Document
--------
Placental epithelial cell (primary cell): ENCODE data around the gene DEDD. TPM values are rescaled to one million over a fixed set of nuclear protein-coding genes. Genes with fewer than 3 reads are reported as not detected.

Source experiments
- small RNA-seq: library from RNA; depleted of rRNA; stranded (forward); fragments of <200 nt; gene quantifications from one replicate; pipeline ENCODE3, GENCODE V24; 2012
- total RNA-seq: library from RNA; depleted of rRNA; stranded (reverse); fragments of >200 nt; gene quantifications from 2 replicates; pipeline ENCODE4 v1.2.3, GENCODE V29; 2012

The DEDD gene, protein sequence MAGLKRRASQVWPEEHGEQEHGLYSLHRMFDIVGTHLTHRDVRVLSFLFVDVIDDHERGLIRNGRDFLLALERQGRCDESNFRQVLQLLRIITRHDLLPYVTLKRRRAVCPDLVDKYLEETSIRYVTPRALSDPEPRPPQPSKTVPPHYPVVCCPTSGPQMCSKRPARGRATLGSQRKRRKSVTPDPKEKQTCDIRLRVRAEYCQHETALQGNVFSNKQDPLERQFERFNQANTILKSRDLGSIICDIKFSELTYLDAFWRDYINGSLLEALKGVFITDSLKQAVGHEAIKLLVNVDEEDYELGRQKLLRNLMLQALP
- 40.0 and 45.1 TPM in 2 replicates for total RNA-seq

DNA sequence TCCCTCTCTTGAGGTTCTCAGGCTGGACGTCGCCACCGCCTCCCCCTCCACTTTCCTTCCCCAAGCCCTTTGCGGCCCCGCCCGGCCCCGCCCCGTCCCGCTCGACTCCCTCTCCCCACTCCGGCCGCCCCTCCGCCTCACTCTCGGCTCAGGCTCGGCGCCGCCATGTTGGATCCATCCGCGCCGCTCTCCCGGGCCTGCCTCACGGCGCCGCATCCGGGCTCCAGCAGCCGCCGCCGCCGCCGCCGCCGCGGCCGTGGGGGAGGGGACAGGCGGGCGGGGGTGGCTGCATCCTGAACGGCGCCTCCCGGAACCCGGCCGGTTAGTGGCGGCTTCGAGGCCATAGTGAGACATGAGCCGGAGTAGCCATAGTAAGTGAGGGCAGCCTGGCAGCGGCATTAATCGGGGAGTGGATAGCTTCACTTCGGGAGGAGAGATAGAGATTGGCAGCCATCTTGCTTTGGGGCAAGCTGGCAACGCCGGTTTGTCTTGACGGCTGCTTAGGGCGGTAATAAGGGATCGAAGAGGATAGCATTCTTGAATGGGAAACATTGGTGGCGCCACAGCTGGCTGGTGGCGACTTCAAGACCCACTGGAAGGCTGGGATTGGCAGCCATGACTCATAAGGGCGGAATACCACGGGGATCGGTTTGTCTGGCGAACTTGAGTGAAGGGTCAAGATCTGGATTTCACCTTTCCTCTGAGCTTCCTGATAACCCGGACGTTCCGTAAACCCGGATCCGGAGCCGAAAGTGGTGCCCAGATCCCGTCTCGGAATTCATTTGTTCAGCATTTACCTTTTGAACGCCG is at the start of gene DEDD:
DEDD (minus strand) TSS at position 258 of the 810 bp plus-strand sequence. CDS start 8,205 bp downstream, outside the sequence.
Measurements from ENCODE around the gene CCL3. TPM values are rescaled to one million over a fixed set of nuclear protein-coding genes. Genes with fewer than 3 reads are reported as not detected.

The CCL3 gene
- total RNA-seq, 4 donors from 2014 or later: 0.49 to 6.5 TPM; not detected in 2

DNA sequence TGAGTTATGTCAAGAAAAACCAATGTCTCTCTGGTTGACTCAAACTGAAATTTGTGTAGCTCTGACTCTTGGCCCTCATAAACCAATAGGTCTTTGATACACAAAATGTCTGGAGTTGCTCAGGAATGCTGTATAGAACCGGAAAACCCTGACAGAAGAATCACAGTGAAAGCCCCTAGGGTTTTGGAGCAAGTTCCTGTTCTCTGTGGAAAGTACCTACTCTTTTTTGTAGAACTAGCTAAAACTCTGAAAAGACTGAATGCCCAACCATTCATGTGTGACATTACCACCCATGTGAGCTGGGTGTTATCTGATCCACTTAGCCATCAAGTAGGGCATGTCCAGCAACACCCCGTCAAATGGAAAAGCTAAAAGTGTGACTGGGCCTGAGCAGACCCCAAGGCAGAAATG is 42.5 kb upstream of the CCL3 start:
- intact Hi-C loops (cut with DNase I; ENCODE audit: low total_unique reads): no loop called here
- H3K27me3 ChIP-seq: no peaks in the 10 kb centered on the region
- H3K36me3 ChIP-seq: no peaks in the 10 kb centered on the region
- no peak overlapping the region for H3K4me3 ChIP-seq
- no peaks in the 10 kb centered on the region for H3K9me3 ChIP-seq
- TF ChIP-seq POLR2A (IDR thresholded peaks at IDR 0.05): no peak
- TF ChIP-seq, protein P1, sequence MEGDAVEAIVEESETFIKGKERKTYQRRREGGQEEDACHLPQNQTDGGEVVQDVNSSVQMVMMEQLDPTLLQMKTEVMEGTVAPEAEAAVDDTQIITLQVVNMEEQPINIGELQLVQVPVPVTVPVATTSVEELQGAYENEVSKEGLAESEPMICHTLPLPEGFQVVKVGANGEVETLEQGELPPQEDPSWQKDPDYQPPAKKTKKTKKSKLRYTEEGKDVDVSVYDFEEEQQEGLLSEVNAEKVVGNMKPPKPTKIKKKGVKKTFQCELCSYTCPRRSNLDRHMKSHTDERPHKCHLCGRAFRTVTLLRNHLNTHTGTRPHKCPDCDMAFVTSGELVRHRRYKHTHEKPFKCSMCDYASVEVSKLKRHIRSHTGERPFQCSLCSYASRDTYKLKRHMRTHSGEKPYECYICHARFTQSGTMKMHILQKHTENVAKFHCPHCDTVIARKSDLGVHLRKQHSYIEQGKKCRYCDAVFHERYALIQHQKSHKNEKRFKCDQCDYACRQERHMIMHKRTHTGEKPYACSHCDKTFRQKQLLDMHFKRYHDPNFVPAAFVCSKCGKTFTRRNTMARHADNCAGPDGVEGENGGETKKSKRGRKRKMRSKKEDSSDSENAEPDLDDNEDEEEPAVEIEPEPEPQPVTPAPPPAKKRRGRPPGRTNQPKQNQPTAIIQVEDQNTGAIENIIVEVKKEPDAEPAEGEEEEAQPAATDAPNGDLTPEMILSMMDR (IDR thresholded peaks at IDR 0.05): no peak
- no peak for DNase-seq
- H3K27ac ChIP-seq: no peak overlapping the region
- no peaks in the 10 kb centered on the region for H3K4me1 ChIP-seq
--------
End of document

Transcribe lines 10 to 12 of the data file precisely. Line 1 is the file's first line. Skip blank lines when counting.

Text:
The CCL3 gene
- total RNA-seq, 4 donors from 2014 or later: 0.49 to 6.5 TPM; not detected in 2

DNA sequence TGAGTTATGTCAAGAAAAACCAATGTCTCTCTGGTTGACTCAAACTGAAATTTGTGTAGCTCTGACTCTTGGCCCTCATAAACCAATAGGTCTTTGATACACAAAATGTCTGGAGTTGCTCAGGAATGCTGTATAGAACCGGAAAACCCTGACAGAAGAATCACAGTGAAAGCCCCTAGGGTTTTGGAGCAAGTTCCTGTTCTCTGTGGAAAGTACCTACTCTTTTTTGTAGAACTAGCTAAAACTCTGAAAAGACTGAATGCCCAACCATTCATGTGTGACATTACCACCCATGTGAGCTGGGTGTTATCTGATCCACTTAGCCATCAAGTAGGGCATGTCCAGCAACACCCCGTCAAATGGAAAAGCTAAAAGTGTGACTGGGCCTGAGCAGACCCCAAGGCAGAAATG is 42.5 kb upstream of the CCL3 start: